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New Scientist July 05, 2003

Hunt for banned weapons goes ballistic

By David Hambling, with additional reporting by Kurt Kleiner

Forget Hans Blix, the UN and inspectors schooled in the art of uncovering biological, chemical and nuclear agents. There is a quicker way to prove the existence of weapons of mass destruction.

Gather the latest intelligence, decide where the weapons are stashed, and fire a high-velocity projectile at the target. High-tech sensors packed into the projectile will then instantly beam back confirmation that the weapons are there.

It is a high-risk concept that raises many questions, not least its technological feasibility and the political ructions that would follow if such a device were ever built or used. But the US military is taking the idea seriously, New Scientist has learned.

In 2002, in a two-page research paper commissioned by the army, experts from the Institute for Advanced Technology at the University of Texas, Austin, detailed real test results of a prototype projectile designed to verify the existence of WMDs. They say such a device offers a way to inspect for weapons without permission or cooperation.

Hardened concrete

To inspect reinforced concrete bunkers or factory buildings suspected of housing WMDs, the researchers designed a projectile that can penetrate several metres of hardened concrete without damaging its load of sensors.

Its casing is built from AerMet 100, a nickel-cobalt steel with traces of molybdenum and chromium. Heat-treating the casing after it is made gives it an extremely hard surface. The tapering projectile is 230 millimetres long, with a maximum calibre of 45 millimetres, making it wide enough to carry a useful payload.

Five test firings have shown that when the projectile is fired at a velocity of 1200 to 1400 metres per second, it can penetrate more than 1 metre of concrete and emerge relatively intact at around 1000 metres per second. The shell maintains its streamlined shape, losing only 12 per cent of its mass as it passes through the concrete.

Penetrating projectiles can often be sent off course by the shock of impact, and the uneven erosion of the casing as it passes through hard material such as a thick wall. To overcome this, the new projectile has a series of deep groves cut into its casing which act as fins, helping the shell to maintain a straight trajectory as it passes through the concrete.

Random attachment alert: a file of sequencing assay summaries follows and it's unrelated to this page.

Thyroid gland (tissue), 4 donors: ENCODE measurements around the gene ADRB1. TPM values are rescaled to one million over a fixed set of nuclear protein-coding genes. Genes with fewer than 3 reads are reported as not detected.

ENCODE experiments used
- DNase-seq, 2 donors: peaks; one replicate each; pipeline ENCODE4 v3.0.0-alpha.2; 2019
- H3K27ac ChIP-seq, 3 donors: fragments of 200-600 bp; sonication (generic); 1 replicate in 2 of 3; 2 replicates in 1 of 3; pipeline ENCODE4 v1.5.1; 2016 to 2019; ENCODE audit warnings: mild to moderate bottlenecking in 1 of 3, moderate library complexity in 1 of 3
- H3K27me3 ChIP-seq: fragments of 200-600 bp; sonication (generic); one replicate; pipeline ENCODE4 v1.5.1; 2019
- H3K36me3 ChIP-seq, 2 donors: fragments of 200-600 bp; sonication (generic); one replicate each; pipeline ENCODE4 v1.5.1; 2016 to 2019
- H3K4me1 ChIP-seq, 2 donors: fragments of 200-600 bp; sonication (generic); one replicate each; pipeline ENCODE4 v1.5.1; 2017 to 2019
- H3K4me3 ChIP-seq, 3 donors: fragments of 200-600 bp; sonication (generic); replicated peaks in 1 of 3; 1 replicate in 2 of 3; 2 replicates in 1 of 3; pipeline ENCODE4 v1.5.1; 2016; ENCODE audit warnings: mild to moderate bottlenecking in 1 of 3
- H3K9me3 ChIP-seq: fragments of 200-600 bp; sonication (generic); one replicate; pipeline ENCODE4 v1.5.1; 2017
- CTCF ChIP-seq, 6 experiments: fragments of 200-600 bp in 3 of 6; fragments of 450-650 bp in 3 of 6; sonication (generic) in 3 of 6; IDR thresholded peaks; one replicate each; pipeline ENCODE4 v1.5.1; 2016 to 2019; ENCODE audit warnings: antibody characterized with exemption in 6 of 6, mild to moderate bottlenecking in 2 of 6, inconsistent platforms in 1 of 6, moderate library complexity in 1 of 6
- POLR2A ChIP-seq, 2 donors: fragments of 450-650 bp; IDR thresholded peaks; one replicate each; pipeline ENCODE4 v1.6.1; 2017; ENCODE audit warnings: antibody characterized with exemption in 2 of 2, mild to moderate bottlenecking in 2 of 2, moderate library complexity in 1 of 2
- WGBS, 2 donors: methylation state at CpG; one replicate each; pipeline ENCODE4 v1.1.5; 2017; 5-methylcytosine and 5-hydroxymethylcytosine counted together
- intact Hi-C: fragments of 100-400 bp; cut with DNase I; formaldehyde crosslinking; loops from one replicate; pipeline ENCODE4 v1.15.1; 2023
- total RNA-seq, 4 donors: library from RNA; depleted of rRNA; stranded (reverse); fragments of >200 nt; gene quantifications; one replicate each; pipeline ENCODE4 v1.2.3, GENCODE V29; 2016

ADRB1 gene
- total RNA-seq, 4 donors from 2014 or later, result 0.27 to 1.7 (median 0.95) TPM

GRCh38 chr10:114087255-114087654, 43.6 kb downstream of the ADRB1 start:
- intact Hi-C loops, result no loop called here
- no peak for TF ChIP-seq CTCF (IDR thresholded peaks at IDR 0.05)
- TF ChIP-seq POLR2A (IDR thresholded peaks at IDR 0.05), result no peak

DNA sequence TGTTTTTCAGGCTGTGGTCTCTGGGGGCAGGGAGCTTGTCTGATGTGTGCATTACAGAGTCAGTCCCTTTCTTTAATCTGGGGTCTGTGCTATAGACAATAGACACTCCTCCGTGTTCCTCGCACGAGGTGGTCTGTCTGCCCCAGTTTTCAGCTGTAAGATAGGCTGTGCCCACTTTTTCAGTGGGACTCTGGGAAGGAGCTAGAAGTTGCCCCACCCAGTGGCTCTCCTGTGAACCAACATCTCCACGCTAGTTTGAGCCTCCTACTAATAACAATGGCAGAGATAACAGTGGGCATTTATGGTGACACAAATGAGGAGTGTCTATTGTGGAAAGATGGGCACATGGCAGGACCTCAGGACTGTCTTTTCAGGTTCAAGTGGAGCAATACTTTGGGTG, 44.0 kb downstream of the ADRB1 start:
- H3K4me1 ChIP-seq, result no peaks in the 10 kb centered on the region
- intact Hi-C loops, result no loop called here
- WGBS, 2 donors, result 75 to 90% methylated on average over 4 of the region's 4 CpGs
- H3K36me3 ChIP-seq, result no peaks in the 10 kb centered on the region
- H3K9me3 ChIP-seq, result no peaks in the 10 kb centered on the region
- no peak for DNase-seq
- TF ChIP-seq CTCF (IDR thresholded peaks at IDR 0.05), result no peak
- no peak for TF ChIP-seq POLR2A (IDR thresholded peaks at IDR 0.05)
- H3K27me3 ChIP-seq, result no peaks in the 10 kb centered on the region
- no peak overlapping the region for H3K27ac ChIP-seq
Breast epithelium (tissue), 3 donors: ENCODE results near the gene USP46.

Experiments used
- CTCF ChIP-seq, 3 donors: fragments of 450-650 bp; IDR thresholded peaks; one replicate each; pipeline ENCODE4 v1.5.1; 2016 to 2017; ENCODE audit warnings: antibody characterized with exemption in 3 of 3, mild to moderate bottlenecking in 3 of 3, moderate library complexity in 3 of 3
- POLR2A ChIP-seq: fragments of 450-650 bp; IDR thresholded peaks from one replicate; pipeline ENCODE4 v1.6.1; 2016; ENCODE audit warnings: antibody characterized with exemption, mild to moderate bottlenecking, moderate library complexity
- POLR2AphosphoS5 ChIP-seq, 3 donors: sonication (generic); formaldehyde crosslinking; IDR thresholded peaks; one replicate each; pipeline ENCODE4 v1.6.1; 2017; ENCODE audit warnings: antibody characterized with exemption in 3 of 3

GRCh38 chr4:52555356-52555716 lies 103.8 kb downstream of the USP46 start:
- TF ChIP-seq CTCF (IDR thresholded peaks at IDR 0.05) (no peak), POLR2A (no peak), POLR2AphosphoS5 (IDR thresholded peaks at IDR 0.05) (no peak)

G forces

The projectile's designers, ballistic expert Mehmet Erengil and director of biological defence Steve Kornguth, both of the Institute for Advanced Technology, and James Valdes of the army's Aberdeen Proving Ground in Maryland, do not address what sensors would be on board, how robust they would be, or whether they could survive impact forces that would be in the region of 100,000g. They were not able to respond to questions put to them by New Scientist.

One solution could be to encapsulate the non-sensing part of any hardware in plastic. Integrated circuits encapsulated in this way have no internal voids or moving parts. Such circuits have already been designed to measure the g forces experienced by high-impact projectiles.

But it is unclear whether chemical, biological and nuclear sensors could be designed this way, and also be capable of sending back their results by telemetry.

Michael Levi of the Brookings Institution in Washington DC points out that such "non-permissive" testing may not have any advantages over existing inspection methods. Anyone hiding weapons could simply dig deeper bunkers to defeat any possible penetrating shell, he says.

Act of war

Others point out that firing such a weapon could itself be interpreted as an act of war. The high-energy projectiles could kill any occupants of a site being tested, and to sense biological or chemical agents the projectile may have to puncture the agent's containment vessels, releasing them into the atmosphere.

Also, critics could still question the authenticity and relevance of intelligence provided by the shell and released by the government.

But John Pike, director of Washington DC think tank GlobalSecurity.org, and a former technology chief at the Federation of American Scientists, says the design of the shell could work.

"It's enormously elegant," he says. "I would almost say it's surprising no one ever thought of it before. I don't know in the real world whether they'll do that. But it would not be the most wasteful expenditure ever."

Copyright 2003, Reed Business Information Ltd.